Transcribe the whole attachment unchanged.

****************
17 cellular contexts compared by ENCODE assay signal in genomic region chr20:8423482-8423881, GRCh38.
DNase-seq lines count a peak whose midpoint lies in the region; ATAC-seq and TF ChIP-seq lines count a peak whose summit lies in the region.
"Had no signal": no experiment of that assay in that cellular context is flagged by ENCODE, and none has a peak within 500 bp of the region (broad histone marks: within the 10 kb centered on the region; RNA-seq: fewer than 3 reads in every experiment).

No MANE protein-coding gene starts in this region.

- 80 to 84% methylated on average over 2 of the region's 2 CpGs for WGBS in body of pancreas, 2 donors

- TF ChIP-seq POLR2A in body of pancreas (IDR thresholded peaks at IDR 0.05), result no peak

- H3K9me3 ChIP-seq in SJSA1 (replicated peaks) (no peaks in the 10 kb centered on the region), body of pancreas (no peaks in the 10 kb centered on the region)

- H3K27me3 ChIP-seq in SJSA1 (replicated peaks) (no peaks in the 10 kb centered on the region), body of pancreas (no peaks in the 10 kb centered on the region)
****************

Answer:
17 cellular contexts compared by ENCODE assay signal in genomic region chr20:8423482-8423881, GRCh38.
DNase-seq lines count a peak whose midpoint lies in the region; ATAC-seq and TF ChIP-seq lines count a peak whose summit lies in the region.
"Had no signal": no experiment of that assay in that cellular context is flagged by ENCODE, and none has a peak within 500 bp of the region (broad histone marks: within the 10 kb centered on the region; RNA-seq: fewer than 3 reads in every experiment).

No MANE protein-coding gene starts in this region.

- 80 to 84% methylated on average over 2 of the region's 2 CpGs for WGBS in body of pancreas, 2 donors

- TF ChIP-seq POLR2A in body of pancreas (IDR thresholded peaks at IDR 0.05), result no peak

- H3K9me3 ChIP-seq in SJSA1 (replicated peaks) (no peaks in the 10 kb centered on the region), body of pancreas (no peaks in the 10 kb centered on the region)

- H3K27me3 ChIP-seq in SJSA1 (replicated peaks) (no peaks in the 10 kb centered on the region), body of pancreas (no peaks in the 10 kb centered on the region)